In the movie The Patriot, Benjamin Martin counsels his children before they open fire on the Redcoats: “Aim small, miss small.”
Martin’s wisdom extends to the practice of making predictions about the future, especially on the heels of a year known for surprises, such as the Brexit vote and the election of Donald Trump to the presidency.
Predictions are difficult to make in any year. Statistician Nate Silver analyzed 1,000 predictions made by pundits on the show The McLaughlin Group and all of the panelists’ predictions were wrong half of the time. “Aim small, miss small” should be the motto of every pundit. In that spirit, consider the following small predictions.
1. The Republican Faithful Will Find a New Democrat to Hate
Many die-hard Republicans vehemently hate President Barack Obama and they hate Hillary Clinton even more. The hatred feels more intense in recent years, a reflection of America’s polarized partisan politics. However, hatred of Clinton seems to be more intense than partisan Democratic hatred of prominent Republicans, although that may be changing with the ascension of Trump.
Widespread and extreme hatred of political opponents is incompatible with a properly-functioning democratic republic. Although Clinton hatred was the primary fare, Trump sometimes channeled this hatred against fellow Republicans such as Paul Ryan, as well as media personality Megyn Kelly. People consumed by hatred can be more easily manipulated by demagogues and tyrants.
Now that Clinton has departed the political stage and Obama will soon follow her, the intense hatred of them will subside. The hatred will require a new foil. In the past, then-Speaker of the House Nancy Pelosi and outgoing Senate Minority Leader Harry Reid sometimes served in this role.
However, the most likely candidate for Most Hated Democratic Politician is soon-to-be Democratic Senate Minority Leader Chuck Schumer. Sen. Schumer is frequently sharply critical of Republican leaders and his lecturing, accusatory rhetoric won’t go over well with partisans on the other side of the aisle. A caveat: Schumer and Trump have known each other for years and are reportedly on friendly terms. If Trump and Schumer maintain a cordial relationship, it is less likely that Schumer will become the focus of rank-and-file Republican scorn.
2. Trump Won’t Be Impeached Anytime Soon
Trump opponents attempted to convince Electoral College electors to vote for someone other than Trump, but that plan failed. Now some Democrats are hoping that Trump will be impeached. Distinguished constitutional law professor Laurence Tribe argues that Donald Trump will be impeachable the moment he takes the oath of office on January 20, because his continuing receipt of monetary benefits from foreign powers via Trump Organization business interests will violate the emoluments clause of the Constitution.
Trump is a political Houdini, so, at least in the near term, he will escape accountability for virtually any allegation of incompetence or corruption. His recklessness with facts will permit him to create an alternate reality embraced by many supporters that will explain away alleged high crimes and misdemeanors.
Moreover, impeachment will not happen with a Republican Congress in charge, at least not without an overwhelming case and serious political consequences for inaction. In the current polarized political environment, Republican leaders will vigorously defend Trump because he is a Republican. Most Congressional Republicans will not be in a hurry to investigate Trump administration scandals. Republican control of the House and Senate is likely safe through the fall of 2020, no matter what Trump does, so no leverage will exist to convince Republicans to hold impeachment hearings.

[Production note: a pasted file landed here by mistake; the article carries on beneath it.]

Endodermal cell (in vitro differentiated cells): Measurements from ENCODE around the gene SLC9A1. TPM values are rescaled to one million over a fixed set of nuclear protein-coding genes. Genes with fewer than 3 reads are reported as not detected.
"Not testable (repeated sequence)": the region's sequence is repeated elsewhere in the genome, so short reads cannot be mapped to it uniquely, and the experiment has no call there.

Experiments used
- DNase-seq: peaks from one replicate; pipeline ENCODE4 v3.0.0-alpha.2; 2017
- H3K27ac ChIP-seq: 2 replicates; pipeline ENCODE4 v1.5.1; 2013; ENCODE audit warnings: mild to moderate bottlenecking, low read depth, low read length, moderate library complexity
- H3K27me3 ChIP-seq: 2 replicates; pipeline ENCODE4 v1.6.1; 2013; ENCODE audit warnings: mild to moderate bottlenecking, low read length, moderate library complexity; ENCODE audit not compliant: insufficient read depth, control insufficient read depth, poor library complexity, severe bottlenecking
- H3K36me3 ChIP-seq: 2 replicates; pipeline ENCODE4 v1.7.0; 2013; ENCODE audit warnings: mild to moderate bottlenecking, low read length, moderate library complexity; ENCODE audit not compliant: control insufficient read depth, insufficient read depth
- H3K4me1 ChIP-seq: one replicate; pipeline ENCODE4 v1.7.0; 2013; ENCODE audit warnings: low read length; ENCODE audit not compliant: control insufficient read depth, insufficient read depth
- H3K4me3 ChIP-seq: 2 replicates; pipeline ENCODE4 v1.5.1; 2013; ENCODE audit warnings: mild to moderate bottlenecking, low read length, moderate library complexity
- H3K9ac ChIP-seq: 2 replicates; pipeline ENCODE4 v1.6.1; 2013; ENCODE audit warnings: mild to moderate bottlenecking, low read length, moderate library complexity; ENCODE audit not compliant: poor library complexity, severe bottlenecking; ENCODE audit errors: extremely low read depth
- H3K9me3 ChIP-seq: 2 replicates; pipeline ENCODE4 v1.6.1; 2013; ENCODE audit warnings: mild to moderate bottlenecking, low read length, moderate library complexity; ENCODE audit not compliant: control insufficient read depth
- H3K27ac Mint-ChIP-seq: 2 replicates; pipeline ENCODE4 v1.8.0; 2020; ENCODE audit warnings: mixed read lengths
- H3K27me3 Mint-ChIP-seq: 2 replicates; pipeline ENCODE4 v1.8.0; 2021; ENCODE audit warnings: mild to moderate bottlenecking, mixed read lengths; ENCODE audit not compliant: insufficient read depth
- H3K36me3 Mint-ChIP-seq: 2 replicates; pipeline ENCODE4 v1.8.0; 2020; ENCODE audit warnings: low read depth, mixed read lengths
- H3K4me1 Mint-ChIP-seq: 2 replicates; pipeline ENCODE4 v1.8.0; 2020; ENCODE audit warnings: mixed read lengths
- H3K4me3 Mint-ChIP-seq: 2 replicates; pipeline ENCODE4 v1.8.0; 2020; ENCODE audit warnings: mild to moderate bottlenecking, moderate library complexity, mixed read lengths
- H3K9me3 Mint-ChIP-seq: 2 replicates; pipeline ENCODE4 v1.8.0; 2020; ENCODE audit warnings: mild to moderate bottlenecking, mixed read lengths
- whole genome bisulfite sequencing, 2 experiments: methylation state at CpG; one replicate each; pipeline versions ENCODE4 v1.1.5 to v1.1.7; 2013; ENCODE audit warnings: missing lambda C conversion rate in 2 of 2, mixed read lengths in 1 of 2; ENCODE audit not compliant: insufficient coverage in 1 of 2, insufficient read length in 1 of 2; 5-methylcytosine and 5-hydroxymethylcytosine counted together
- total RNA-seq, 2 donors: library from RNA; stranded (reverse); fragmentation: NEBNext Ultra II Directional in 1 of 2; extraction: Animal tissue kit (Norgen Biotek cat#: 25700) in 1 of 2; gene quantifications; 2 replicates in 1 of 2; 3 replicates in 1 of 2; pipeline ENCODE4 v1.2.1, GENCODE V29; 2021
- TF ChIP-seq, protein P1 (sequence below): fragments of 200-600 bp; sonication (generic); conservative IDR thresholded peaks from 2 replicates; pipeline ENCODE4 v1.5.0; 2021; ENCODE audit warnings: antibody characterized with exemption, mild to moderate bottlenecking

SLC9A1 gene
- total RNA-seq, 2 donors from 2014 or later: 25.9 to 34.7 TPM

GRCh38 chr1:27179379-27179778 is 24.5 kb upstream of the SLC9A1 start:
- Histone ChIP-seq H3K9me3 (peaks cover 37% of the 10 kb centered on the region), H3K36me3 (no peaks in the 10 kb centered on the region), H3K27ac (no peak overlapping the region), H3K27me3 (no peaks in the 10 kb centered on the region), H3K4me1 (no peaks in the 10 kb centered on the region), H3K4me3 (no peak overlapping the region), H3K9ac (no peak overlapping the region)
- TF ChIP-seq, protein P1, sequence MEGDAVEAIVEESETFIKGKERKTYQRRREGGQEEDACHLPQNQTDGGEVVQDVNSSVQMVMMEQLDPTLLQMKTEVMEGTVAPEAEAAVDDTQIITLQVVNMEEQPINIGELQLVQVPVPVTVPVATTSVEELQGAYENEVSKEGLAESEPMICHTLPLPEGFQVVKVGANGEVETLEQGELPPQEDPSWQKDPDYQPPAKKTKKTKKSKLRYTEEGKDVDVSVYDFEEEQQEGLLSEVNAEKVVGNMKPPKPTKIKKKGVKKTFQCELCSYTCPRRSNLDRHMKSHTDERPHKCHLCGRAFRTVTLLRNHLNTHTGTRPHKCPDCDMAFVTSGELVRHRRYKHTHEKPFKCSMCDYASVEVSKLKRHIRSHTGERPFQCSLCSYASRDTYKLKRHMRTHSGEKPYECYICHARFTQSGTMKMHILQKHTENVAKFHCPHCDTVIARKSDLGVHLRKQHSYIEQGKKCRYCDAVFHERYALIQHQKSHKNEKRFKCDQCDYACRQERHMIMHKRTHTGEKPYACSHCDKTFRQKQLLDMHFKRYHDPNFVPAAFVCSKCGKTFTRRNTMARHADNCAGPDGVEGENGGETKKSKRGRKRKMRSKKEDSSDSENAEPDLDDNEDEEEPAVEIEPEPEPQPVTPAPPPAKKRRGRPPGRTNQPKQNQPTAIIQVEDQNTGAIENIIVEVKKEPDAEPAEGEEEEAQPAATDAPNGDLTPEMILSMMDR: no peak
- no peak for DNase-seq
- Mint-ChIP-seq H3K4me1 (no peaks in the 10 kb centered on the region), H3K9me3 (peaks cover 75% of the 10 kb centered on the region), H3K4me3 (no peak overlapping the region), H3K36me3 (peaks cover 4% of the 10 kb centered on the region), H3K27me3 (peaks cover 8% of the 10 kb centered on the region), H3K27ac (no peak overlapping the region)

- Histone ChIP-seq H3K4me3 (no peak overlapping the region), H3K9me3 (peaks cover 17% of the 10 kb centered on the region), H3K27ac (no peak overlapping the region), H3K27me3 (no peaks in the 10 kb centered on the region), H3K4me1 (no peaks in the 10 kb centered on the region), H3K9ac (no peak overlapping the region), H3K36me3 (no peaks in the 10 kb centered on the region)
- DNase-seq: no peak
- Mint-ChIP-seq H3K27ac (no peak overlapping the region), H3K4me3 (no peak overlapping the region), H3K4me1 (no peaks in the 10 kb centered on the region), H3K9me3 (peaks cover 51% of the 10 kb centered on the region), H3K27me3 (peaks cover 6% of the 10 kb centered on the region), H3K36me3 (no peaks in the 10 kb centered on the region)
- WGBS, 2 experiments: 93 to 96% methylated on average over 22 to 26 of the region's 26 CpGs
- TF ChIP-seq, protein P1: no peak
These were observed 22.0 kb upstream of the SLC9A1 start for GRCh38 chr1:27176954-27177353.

3. Trump Will Be Very Unpredictable
About the only thing that can be predicted with confidence is that Trump will act unpredictably. If Trump governs in the manner he conducted his campaign and the transition, expect the unexpected. One day he will be building a consensus on legislation with Hill leaders and the next he will castigate those same leaders on Twitter. No one should be surprised if Trump strikes deals with Democratic congressional leaders or vetoes legislation (even unrelated legislation) until he receives a bill that he is willing to sign.
4. Pundits Won’t Stop Making Predictions or Being Wrong
Silver released his study of The McLaughlin Group pundits’ prediction accuracy in 2012, but the McLaughlin pundits still made predictions every week until John McLaughlin’s death at the age of 89 on August 16, 2016. Commentator Dick Morris has an infamously-poor prediction track record, but he made those predictions on Fox News for many years before his contract was not renewed in 2013 (and it is not clear that his prediction competency was the reason).
Pundit predictions without qualification or strong supporting evidence tend to be either an effort to influence public opinion or simply entertainment. Poor predicting ability, rather than “being out of touch with people in Middle America,” is the more likely reason for why Trump’s election victory was not predicted by most political pundits (inaccurate polling in swing states in the final days of the campaign didn’t help). Predictions by pundits and politicians were rarely more accurate than chance before Trump ran for President, but his election has exposed the fallibility of predictions.
Currently the principal of Everest Law Firm in Alexandria, Virginia, Kris Hammond has served as an attorney for a district court judge, the National Republican Congressional Committee, and the U.S. Department of Justice in its Civil Rights Division. He has run for office twice and was an elected delegate to the 2016 Republican National Convention.